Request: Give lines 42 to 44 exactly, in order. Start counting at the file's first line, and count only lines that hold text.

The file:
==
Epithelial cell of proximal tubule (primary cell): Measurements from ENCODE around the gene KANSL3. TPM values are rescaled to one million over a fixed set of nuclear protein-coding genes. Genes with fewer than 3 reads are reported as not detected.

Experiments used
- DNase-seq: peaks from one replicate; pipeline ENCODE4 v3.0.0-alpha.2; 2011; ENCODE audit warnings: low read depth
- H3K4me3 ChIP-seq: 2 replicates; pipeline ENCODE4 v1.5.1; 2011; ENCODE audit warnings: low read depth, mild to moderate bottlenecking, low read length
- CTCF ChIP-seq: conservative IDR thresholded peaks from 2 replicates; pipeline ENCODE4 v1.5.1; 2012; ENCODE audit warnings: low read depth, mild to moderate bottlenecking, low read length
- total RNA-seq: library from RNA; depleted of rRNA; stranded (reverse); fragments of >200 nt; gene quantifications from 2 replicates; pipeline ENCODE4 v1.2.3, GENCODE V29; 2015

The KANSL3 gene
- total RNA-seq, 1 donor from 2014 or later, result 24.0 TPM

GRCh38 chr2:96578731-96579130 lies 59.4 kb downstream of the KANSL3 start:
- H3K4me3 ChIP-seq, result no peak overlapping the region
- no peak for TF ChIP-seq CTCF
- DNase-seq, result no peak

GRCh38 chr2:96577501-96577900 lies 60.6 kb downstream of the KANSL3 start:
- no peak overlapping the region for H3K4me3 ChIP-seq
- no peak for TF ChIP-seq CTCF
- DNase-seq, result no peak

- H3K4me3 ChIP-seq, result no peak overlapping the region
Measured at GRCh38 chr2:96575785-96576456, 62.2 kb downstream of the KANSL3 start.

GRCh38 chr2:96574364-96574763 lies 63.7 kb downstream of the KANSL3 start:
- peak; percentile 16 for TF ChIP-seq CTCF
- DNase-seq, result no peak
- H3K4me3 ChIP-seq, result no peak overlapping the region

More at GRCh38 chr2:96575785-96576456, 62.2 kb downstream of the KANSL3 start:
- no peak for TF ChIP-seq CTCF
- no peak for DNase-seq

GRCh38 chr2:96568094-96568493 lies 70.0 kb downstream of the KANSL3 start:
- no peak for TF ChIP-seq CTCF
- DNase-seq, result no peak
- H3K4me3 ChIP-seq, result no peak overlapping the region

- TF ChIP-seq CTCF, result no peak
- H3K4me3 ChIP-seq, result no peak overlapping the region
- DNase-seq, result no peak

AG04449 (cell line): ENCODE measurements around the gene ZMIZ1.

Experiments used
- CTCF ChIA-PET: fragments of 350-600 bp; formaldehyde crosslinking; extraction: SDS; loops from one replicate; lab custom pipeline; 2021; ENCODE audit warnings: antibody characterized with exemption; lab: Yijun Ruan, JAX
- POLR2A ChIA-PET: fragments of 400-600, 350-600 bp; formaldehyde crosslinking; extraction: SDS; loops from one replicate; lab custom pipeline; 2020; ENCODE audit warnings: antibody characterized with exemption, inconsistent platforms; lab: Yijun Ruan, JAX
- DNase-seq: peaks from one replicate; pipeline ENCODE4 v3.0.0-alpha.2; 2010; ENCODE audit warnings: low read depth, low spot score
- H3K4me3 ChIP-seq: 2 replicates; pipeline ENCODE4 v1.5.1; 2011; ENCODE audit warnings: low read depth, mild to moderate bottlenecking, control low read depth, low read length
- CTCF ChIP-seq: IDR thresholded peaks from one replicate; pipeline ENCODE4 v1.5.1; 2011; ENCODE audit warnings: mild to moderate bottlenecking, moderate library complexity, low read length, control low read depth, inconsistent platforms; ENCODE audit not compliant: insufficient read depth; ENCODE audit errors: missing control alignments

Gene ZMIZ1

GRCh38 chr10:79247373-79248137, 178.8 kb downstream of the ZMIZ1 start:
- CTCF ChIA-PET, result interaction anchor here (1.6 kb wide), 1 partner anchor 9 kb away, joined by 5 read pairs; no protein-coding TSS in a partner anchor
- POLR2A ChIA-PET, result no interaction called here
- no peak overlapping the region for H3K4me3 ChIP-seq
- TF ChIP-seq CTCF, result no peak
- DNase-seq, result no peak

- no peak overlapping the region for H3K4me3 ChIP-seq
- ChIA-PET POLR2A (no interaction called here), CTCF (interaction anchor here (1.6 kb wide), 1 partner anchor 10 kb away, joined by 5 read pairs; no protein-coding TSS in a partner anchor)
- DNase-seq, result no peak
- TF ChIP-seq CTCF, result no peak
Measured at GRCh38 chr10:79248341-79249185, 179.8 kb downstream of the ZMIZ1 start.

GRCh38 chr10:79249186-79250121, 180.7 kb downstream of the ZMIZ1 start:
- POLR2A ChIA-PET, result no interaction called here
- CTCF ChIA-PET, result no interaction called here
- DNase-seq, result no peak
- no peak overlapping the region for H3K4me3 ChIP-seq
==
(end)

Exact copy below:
- CTCF ChIA-PET, result interaction anchor here (1.6 kb wide), 1 partner anchor 9 kb away, joined by 5 read pairs; no protein-coding TSS in a partner anchor
- POLR2A ChIA-PET, result no interaction called here
- no peak overlapping the region for H3K4me3 ChIP-seq